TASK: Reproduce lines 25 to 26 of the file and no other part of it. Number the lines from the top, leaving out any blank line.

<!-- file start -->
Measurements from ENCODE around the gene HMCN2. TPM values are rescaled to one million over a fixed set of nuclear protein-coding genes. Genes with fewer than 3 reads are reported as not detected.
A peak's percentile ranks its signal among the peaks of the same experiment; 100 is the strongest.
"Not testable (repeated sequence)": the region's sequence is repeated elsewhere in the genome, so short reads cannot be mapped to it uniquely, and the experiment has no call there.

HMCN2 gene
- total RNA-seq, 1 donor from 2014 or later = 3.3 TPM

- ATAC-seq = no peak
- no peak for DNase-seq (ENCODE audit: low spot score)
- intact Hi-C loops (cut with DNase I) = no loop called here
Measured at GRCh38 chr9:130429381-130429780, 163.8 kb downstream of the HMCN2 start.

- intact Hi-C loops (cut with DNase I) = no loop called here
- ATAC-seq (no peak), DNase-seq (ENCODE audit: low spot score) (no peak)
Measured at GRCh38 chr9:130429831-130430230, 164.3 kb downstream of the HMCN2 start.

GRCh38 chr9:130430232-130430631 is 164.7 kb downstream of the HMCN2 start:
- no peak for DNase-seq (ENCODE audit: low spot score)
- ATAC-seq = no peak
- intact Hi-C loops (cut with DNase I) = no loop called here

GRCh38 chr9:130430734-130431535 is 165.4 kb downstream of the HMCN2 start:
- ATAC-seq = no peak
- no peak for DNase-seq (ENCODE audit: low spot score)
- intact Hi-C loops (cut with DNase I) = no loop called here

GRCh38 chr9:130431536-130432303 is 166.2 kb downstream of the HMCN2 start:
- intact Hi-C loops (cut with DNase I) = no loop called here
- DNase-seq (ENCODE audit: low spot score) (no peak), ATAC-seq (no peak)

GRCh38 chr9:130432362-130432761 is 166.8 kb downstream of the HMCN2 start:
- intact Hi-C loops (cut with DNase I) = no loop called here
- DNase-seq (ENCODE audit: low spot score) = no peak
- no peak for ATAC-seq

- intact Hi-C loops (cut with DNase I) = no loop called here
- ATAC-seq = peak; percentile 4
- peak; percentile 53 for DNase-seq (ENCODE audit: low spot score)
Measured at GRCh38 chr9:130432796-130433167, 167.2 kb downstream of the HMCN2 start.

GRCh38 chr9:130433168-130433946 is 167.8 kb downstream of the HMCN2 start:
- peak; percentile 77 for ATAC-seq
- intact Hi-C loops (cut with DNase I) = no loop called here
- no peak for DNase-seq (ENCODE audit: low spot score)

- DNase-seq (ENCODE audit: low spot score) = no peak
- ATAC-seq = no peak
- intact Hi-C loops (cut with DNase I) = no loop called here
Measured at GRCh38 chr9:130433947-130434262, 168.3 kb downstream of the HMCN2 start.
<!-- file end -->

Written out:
- intact Hi-C loops (cut with DNase I) = no loop called here
- DNase-seq (ENCODE audit: low spot score) = no peak